NEW YORK ( TheStreet) -- As the credit crisis unfolded, many mutual-fund shareholders made ill-timed trades.First, investors panicked and sold near the stock-market trough in 2009. Then, as stocks revived, shareholders began buying -- after prices had already risen. Moving in and out of the markets at the wrong times, investors suffered miserable returns. A new study by Morningstar suggests how damaging such self-defeating moves can be. On average, investors lagged well behind the results they would have achieved by buying and holding funds. In the study, Morningstar started by tallying 10-year total returns. These are the familiar figures that show how much shareholders would have earned if they bought at the beginning of the period and held to the end. Then Morningstar calculated what it calls investor returns, the amount the average dollar actually achieved. Because dollars moved in and out of funds at the wrong times, investor returns were typically much lower than total returns. While U.S. equity funds had total annual returns of 1.6% during the past decade, the investor returns were only 0.2%. Investors in bond funds also proved inept. When municipals collapsed in 2008, many shareholders sold their funds and missed the subsequent rally. That explains why the 10-year investor returns for municipal funds were 3%, compared to total returns for the group of 4.6%. One noteworthy finding concerns balanced funds, conservative choices that hold mixes of stocks and bonds. Sometimes dismissed as old-fashioned choices, balanced funds served shareholders well during the market turbulence. For the decade, the investor returns for balanced funds were 3.4% compared to 2.7% for the total returns. Why were investor returns higher than the total returns? Investors boosted their results by hanging on through downturns and steadily buying in up and down markets. The success of balanced funds demonstrates the virtue of owning cautious funds. Investors who stick with low-risk funds are less likely to suffer the kind of losses that cause shareholders to panic and sell during downturns. Before buying any fund, you should consider its investor return. Some funds with top total returns have low investor returns. This occurs because volatile portfolios frighten shareholders who sell at the wrong times.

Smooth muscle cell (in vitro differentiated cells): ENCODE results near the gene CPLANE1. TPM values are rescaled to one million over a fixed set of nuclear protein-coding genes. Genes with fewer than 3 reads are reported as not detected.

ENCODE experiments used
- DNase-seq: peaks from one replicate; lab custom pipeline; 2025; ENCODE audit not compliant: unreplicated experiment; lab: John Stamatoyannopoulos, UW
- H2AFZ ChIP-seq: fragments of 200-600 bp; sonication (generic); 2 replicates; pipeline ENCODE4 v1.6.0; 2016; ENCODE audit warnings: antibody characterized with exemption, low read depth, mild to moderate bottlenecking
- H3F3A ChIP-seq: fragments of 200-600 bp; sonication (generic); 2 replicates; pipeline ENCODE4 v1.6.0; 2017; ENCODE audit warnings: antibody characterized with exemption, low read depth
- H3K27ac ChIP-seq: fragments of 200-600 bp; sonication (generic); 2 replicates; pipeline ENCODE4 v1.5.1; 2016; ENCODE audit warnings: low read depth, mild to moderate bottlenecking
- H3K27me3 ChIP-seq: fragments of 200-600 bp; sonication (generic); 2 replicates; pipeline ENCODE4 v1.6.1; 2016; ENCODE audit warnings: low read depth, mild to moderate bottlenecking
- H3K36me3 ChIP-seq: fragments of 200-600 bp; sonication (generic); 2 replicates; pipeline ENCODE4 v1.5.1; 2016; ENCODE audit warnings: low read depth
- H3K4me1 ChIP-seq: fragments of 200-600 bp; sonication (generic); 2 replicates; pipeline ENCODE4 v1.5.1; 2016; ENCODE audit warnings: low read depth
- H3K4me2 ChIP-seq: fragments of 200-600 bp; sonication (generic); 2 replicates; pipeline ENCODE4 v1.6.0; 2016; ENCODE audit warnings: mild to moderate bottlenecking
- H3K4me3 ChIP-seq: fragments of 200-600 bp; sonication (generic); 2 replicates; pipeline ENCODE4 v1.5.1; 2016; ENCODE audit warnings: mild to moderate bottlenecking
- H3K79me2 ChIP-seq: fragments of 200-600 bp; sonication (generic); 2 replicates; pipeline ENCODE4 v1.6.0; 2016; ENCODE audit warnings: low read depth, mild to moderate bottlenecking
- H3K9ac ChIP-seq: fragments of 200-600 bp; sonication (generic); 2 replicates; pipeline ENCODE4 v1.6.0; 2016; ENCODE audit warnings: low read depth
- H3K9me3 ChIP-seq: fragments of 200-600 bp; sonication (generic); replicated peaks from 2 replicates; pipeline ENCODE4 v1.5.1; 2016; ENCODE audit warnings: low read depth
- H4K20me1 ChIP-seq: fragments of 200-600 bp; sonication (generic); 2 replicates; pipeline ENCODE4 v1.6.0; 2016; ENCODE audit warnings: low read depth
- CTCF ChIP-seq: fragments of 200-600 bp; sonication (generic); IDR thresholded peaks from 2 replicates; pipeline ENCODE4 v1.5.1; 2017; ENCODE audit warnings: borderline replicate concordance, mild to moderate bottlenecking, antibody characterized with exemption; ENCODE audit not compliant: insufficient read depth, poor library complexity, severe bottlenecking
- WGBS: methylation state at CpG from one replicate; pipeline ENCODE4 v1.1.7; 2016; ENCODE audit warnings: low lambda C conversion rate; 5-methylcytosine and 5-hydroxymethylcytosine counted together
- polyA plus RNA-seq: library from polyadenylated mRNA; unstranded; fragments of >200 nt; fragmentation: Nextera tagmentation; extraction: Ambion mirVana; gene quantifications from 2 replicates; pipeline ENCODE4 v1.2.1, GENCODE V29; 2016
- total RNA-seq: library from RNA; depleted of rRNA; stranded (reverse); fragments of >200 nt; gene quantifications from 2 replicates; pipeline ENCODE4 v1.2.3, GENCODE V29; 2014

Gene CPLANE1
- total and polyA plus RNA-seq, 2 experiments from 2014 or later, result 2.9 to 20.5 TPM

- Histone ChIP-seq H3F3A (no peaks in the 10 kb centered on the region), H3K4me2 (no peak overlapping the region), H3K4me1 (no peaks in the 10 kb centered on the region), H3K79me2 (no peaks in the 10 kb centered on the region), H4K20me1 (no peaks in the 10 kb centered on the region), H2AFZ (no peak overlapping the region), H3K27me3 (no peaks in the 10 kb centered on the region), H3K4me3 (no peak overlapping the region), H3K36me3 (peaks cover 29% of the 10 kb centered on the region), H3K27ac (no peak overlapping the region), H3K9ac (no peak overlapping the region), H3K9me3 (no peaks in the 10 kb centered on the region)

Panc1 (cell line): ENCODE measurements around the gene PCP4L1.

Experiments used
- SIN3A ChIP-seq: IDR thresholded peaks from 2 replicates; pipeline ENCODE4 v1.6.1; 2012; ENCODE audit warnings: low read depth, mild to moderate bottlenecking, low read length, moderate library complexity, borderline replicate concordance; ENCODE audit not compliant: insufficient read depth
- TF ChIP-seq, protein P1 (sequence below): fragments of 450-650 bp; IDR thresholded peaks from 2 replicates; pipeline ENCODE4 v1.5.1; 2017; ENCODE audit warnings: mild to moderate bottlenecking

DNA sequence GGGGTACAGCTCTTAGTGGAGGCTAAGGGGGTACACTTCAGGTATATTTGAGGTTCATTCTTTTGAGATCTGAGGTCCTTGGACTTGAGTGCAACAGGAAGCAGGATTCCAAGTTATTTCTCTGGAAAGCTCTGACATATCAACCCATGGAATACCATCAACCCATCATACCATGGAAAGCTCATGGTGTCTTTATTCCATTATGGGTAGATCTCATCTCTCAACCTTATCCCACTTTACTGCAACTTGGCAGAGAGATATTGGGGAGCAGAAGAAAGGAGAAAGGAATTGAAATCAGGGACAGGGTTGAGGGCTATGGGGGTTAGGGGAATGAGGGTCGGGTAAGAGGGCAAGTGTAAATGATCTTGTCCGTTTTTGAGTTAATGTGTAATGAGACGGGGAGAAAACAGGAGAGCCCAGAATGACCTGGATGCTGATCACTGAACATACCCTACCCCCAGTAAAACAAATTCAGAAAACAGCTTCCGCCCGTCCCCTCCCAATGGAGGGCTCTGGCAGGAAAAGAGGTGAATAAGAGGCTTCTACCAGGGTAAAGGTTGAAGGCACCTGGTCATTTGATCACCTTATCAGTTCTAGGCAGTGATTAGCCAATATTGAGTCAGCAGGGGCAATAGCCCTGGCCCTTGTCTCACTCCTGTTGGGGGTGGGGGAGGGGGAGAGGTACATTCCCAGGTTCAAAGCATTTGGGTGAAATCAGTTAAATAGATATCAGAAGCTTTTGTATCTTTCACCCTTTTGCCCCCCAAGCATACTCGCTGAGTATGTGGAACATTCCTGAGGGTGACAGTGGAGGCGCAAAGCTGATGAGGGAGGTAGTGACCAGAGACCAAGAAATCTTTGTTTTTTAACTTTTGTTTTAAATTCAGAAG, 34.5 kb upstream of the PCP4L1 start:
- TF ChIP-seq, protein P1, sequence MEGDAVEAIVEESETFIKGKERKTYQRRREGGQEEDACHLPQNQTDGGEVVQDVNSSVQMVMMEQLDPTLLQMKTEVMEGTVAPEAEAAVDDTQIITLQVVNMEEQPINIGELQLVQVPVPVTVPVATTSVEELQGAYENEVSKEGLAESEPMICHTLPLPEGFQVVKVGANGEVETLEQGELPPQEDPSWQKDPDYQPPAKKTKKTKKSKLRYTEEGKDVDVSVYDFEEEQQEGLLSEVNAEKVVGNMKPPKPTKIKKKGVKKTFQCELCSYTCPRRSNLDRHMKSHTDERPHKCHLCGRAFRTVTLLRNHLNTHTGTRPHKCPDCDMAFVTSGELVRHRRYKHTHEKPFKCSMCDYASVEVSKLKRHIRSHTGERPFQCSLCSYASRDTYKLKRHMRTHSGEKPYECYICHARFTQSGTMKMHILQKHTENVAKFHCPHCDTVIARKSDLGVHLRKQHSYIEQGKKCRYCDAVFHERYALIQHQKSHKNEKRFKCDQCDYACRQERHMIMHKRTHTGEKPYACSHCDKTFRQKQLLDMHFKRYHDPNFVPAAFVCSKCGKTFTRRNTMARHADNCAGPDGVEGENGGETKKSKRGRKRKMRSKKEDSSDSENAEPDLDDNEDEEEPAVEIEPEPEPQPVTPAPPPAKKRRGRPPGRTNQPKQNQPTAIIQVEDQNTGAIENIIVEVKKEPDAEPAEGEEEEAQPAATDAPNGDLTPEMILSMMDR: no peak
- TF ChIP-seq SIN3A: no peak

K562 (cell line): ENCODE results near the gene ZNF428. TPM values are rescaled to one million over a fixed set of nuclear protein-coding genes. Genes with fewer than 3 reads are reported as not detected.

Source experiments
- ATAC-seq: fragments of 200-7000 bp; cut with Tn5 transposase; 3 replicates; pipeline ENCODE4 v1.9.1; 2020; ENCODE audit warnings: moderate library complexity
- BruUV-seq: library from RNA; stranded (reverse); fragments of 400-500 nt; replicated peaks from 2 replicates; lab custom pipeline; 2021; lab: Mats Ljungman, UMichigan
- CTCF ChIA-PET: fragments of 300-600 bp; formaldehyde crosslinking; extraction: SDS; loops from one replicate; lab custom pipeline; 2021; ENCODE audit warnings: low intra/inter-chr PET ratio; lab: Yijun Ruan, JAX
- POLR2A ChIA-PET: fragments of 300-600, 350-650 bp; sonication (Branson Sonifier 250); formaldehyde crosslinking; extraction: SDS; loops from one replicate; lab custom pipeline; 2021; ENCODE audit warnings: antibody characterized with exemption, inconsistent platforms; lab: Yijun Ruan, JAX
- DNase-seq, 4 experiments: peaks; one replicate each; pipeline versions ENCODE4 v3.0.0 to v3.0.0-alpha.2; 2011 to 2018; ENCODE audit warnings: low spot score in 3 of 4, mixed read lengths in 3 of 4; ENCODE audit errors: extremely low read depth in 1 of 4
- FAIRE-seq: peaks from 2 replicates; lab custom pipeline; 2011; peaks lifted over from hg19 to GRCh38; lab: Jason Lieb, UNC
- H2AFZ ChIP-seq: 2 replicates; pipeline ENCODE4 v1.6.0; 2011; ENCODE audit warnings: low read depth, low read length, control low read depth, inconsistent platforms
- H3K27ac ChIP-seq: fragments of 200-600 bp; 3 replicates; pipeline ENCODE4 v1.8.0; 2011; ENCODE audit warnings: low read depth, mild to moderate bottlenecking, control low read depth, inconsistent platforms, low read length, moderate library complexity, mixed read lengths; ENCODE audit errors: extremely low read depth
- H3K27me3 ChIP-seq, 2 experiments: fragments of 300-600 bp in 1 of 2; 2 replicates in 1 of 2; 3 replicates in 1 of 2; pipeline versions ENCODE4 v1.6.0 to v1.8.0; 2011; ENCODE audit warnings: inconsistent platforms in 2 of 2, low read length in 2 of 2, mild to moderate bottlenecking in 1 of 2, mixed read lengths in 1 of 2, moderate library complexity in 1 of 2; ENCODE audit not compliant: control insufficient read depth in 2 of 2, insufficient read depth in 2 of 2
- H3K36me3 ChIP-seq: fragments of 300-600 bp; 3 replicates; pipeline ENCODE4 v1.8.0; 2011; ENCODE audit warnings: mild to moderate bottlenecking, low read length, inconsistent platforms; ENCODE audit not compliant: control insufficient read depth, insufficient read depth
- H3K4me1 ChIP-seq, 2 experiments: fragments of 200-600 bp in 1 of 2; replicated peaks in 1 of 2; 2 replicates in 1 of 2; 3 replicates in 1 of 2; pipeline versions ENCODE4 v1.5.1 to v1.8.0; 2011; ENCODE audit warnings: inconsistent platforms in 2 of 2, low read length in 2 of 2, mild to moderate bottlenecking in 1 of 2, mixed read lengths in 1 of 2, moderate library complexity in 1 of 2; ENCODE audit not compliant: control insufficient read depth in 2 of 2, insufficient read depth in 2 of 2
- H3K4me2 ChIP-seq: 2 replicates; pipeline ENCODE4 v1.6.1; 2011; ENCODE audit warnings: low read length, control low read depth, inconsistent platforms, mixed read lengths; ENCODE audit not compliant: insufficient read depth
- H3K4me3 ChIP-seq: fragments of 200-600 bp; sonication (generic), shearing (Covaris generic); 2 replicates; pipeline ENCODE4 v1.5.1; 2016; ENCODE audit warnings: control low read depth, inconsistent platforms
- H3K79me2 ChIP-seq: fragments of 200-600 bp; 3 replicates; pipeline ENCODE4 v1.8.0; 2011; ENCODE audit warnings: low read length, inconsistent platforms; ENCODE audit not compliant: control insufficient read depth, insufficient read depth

Consider Quaker Strategic Growth ( QUAGX), a wide-ranging fund that sometimes goes through steep peaks and values. During the past 10 years, the fund returned 0.9% annually, outdoing 88% of its large growth competitors. But the average dollar invested in the fund lost 4.7% because shareholders bought and sold at the wrong times. Another fund with a mixed record is Dodge & Cox Stock ( DODGX). During the past decade the fund had a total annual return of 6.8% and outperformed 94% of its large value peers. But Dodge & Cox's investor return was only 3.2%. The low result occurred because the fund often takes contrarian positions and suffers periodic setbacks. That happened in 2008. Should you avoid funds with subpar investor returns? Not necessarily, but you should be clear about what caused shareholders to react badly in the past. Investors who are prone to panic should look for funds with strong investor returns. A solid choice is Oak Value ( OAKVX), which delivers steady returns by holding blue chips, such as Cisco Systems ( CSCO) and Berkshire Hathaway ( BRK.A). During the past decade, the fund had a total annual return of 4.5%, exceeding 92% of its large blend competitors. Oak Value's investor return was 5.7%. A low-risk choice is Vanguard Dividend Growth ( VDIGX), which buys blue chips with histories of increasing dividends. Big holdings include Johnson & Johnson ( JNJ) and Automatic Data Processing ( ADP). The fund had an annual total return of 2.4% during the past decade, beating 80% of its competitors. The investor return was 2.7%.